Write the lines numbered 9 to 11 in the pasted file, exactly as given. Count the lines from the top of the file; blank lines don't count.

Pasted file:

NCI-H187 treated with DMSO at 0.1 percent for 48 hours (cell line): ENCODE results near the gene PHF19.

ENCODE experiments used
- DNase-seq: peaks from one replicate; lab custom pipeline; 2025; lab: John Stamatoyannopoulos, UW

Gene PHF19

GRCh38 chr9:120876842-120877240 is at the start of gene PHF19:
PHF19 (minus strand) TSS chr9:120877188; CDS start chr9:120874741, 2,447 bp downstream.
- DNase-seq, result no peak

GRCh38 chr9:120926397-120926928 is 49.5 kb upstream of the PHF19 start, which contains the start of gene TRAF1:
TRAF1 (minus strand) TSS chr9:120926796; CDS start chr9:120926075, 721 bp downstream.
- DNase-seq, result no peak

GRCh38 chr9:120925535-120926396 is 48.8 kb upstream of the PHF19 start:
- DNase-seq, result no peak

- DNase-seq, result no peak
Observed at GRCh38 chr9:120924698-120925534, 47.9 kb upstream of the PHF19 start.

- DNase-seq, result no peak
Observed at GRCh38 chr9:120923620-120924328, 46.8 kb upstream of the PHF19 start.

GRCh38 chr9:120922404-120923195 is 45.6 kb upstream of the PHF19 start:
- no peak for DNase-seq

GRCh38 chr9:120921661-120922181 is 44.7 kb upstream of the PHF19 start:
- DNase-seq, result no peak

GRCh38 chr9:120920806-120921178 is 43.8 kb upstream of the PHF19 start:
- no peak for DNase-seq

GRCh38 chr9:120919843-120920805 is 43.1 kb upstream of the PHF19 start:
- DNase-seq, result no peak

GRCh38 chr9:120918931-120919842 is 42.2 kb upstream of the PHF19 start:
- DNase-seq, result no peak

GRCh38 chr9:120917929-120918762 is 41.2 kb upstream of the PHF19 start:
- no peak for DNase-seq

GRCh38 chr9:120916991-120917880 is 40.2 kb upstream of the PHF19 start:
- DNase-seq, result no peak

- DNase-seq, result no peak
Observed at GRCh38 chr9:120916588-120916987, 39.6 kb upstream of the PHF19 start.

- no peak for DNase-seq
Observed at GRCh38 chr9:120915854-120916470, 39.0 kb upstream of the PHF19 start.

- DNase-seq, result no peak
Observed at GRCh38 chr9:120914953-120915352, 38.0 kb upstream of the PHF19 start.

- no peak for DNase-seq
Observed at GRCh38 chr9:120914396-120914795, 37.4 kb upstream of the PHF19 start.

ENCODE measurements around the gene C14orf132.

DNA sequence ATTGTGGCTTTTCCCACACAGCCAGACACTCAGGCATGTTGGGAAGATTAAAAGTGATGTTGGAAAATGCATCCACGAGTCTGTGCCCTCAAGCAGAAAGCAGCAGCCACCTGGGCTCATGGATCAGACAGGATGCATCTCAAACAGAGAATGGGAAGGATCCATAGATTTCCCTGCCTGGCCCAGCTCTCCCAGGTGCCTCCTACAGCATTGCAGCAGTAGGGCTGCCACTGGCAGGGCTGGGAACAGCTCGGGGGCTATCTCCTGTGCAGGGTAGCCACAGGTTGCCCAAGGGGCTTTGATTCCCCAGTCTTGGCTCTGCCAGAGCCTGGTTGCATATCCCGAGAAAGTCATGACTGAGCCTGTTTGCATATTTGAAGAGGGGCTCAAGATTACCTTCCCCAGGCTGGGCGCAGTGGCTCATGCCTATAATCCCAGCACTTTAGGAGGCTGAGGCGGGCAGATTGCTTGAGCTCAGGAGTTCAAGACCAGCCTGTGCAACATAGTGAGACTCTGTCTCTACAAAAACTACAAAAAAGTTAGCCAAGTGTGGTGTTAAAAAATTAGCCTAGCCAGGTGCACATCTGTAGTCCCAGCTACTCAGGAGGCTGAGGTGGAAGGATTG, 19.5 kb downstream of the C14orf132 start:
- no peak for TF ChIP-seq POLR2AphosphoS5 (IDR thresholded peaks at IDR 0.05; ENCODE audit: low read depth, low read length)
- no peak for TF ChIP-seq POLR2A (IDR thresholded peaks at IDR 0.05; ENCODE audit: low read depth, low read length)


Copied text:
TRAF1 (minus strand) TSS chr9:120926796; CDS start chr9:120926075, 721 bp downstream.
- DNase-seq, result no peak

GRCh38 chr9:120925535-120926396 is 48.8 kb upstream of the PHF19 start: